Market Analysis

Eyes on Syria and Turkey

Ongoing violence in Syria and protests in Turkey have heightened tensions in the Middle East, but history shows these situations, while unfortunate, have fleeting impact on stocks.

Tensions between the Turkish government and protesters have escalated into violent confrontations in recent weeks. Source: Getty Images.

Middle East tensions intensified Thursday after fighting between Syrian dictator Bashar Al-Assad’s armed forces and rebels breached a key buffer zone between the country and Israel and demonstrations against Turkish Prime Minister Recep Tayyip Erdogan’s authoritarian government escalated. Both situations have become increasingly violent, and some believe they threaten regional stabilization—and, potentially, global stocks. However, history shows conflict and geopolitical unrest typically have only a fleeting, and not necessarily negative, impact on global markets in the mid to long term.

Syria’s civil war has raged for the better part of two years—killing more than 80,000 people in the process. In recent days, vast evidence of war crimes and human rights violations against rebels, dissenters, journalists and foreign aid workers have emerged, exacerbating the conflict. Thursday’s battle between Syrian forces and rebels for a key outpost on the border of Syria and Israel alarmed the international community as it threatened to draw Israel and Hezbollah into the conflict.

Turkey’s troubles are much newer. Throngs of protesters are frustrated with Prime Minister Tayyip Erdogan, who has grown increasingly autocratic. Demonstrations started innocuously, with a small group protesting plans to build a shopping mall over a park in Istanbul’s Taksim Square. But the government’s brutal crackdown on the demonstrators—using water cannons and armored personnel carriers against unarmed civilians—prompted unrest nationwide. The democratically elected Erdogan still carries favor with his party’s supporters, but many Turkish folks are angry over restrictions on alcohol, a clampdown on free speech, Erdogan’s attempts to consolidate power and the overall weakening rule of law.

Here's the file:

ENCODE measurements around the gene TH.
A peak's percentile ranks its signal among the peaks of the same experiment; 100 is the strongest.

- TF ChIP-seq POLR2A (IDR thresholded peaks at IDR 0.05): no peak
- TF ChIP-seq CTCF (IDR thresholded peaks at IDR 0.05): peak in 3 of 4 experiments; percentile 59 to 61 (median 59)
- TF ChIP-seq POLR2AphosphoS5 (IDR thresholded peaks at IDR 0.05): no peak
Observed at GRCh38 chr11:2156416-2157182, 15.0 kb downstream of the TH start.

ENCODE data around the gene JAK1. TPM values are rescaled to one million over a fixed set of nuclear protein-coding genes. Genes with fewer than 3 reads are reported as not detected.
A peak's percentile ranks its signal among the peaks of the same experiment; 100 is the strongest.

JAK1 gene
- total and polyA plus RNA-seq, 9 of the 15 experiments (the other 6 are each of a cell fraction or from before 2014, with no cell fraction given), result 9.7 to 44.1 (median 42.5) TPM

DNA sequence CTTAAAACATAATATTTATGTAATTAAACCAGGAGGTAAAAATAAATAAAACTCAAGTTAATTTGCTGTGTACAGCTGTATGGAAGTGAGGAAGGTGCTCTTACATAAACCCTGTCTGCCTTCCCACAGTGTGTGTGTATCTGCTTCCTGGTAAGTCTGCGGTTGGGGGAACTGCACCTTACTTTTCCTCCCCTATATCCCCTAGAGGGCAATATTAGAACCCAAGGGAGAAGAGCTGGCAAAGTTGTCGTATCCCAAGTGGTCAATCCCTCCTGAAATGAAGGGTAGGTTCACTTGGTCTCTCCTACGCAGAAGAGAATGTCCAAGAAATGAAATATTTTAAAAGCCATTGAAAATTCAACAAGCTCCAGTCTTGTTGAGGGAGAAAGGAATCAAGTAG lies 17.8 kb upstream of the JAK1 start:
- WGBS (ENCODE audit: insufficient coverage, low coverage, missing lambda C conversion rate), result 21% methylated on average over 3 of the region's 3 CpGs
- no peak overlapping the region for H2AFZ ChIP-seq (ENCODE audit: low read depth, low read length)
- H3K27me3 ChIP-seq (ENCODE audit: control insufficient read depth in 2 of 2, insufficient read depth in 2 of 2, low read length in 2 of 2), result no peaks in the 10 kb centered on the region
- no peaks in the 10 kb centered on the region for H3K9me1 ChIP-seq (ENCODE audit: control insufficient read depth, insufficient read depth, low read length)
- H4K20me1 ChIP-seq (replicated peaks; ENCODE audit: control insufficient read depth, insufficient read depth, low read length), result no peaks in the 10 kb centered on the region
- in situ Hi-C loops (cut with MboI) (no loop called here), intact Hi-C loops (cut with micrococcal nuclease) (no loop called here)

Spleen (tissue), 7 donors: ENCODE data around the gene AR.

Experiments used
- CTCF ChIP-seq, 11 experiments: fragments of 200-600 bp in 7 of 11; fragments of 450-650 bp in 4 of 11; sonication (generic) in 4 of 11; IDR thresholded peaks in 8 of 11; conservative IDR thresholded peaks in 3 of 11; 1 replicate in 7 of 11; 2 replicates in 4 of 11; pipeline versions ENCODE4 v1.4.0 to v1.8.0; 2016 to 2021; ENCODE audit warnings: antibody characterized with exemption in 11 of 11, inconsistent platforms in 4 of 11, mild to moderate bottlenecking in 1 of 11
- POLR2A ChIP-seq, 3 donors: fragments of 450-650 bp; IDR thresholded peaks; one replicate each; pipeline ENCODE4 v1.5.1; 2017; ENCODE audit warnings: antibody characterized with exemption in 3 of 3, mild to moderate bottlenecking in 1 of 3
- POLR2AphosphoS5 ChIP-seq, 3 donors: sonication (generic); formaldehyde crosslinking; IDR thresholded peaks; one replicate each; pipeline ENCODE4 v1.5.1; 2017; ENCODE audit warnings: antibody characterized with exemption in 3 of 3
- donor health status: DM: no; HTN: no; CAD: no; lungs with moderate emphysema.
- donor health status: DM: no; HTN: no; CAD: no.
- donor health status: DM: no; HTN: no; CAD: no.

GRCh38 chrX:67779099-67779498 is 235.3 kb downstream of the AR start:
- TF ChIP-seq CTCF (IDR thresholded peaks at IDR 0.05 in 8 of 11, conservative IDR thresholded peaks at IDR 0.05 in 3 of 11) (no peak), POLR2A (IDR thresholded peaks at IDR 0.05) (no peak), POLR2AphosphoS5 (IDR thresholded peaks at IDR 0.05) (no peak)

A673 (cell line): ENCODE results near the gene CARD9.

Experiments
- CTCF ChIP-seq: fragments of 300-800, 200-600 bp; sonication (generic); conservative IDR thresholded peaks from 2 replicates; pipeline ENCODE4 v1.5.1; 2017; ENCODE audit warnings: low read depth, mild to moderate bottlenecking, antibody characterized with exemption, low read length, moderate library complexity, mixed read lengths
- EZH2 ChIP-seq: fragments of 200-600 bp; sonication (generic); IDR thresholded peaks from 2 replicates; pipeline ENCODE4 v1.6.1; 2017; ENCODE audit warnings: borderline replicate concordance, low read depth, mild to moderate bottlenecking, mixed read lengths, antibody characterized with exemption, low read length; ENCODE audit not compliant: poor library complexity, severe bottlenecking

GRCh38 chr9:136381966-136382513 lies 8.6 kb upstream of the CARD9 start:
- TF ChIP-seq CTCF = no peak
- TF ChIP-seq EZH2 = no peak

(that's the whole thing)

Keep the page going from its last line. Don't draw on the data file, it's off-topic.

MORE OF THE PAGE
Needless to say, the situation in both nations—and potentially their neighbors—is terrible for folks on the ground. However, history has overwhelmingly shown global stocks tend to look past geopolitical tensions—especially very localized flare-ups like these.

It’s because stocks, crude as this may sound, are callous—we all want world peace, but that’s not a market driver. Ultimately, stocks move higher as companies’ values increase, and that tends to happen when corporations are profitable—so over time, markets generally move higher or lower based on expectations of future profitability. So the question becomes, how do tensions in Syria and Turkey potentially impact the profitability of companies globally? Likely, not much. Turkey and Syria are tiny fractions of the global economy and capital markets. That’s why global markets have held up ok as tensions have escalated—even as Turkey’s benchmark stock index has pulled back nearly 20% since May 22. Turkish tension is bad for Turkish firms, but so many more variables impact firms globally.

Geopolitical turmoil, however, can impact investor sentiment some—when armed conflict seems likely, folks get scared, and that fear can cause some volatility in the short term. However, as time passes and investors see the broader economic impact of strife is largely muted, confidence returns, and bull markets continue.

Exhibits 1 through 5 show some recent historical examples. In 2011, markets were choppy during the most acute stages of the Arab Spring but trended higher overall. A summer correction interrupted progress when PIIGS troubles spooked investors, but markets were rising again by September and kept marching on—even though unrest continued in the Middle East. Markets were similarly volatile in the run-up to the Israel-Hezbollah conflict in 2006, but a strong rally began well before the conflict subsided. Ditto for the market’s behavior during the Bosnian war from 1992 through 1995, the Iranian revolution in 1979 and the Jordanian civil war in the early 1970s. Stocks are overwhelmingly resilient in the face of geopolitical strife.

Exhibit 1: Arab Spring

Source: St. Louis Federal Reserve

Exhibit 2: Israel-Hezbollah Conflict

Source: St. Louis Federal Reserve

Exhibit 3: Bosnian War

Source: St. Louis Federal Reserve

Exhibit 4: Iranian Revolution

Source: St. Louis Federal Reserve

Exhibit 5: Jordanian Civil War

Source: St. Louis Federal Reserve

Turkish and Syrian people face great uncertainty in the period ahead, but for global stocks, bullish drivers—and there are many—should swamp the impact of likely ongoing regional unrest in the longer term.

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*The content contained in this article represents only the opinions and viewpoints of the Fisher Investments editorial staff.